Leonard Stein

From Wikipedia, the free encyclopedia
  (Redirected from Leonard Stein (musicologist))
Jump to: navigation, search
Leonard Stein
Born (1916-12-01)December 1, 1916[1][2]
Los Angeles, United States
Died June 23 or 25, 2004 (aged 87)
Genres 20th-century classical
Occupation(s) Musicologist, pianist, conductor, and educator
Instruments Piano
Years active 1946–2004
Associated acts Arnold Schoenberg, John Cage

Leonard David Stein (December 1, 1916 – June 23 or 25, 2004) was a musicologist, pianist, conductor, university teacher, and influential in promoting contemporary music on the American West Coast. He was for years Arnold Schoenberg's assistant, music director of the Schoenberg Institute at USC, and among the foremost authorities on Schoenberg's music.


Stein studied piano under the Busoni disciple Richard Buhlig at Los Angeles City College, and composition and theory under Schoenberg at USC (1935–36) and UCLA (BA: 1939, MM: 1941, MA: 1942).[3][not in citation given] In addition to the composers Gerald Strang and Richard Hoffmann, and the musicologist Patricia Carpenter,[citation needed] Stein was an assistant to Schoenberg at UCLA from 1939 until Schoenberg's retirement in 1942, thereafter until Schoenberg's death nine years later Stein was his personal assistant, working closely with Schoenberg on the editing of his scores,[4] and later, completing four of Schoenberg's posthumously published theoretical writings pertaining to counterpoint, harmony, and composition, including an extended compilation to the second edition (1975) of Schoenberg's thought (Style and Idea). Lawrence Schoenberg, the youngest of Schoenberg's children, considered Stein the most important advocate of Schoenberg's music.[4]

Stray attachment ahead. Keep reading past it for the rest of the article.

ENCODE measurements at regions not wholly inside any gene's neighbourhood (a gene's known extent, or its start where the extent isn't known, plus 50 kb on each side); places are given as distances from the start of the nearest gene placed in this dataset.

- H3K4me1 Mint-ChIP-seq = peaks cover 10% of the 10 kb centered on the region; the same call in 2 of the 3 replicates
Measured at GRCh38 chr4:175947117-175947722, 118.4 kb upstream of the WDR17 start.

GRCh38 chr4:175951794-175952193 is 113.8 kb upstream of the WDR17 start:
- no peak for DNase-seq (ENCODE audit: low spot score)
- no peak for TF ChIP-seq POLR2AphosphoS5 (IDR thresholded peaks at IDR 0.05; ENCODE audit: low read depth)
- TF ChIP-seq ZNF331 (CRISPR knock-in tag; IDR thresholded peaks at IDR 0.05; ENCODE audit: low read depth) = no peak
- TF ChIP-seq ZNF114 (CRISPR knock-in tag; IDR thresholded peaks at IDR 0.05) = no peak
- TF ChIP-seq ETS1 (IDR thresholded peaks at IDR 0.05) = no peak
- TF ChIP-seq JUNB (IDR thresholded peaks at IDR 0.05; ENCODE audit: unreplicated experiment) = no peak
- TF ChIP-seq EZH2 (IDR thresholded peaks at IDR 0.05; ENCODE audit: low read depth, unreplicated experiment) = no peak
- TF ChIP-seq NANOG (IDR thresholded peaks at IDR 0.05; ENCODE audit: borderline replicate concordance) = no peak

Stein later returned to the University of Southern California for post-graduate studies, receiving a DMA in 1965 with a dissertation titled "The Performance of Twelve-Tone and Serial Music for the Piano",[1] which included analyses of important piano works by Schoenberg, Anton Webern, Karlheinz Stockhausen, Pierre Boulez, and others. Beginning in 1946 he taught at Occidental College, Los Angeles City College, Pomona College, UCLA, UC San Diego, Cal State Dominguez Hills, and primarily at the California Institute of the Arts, and what is now Claremont Graduate University.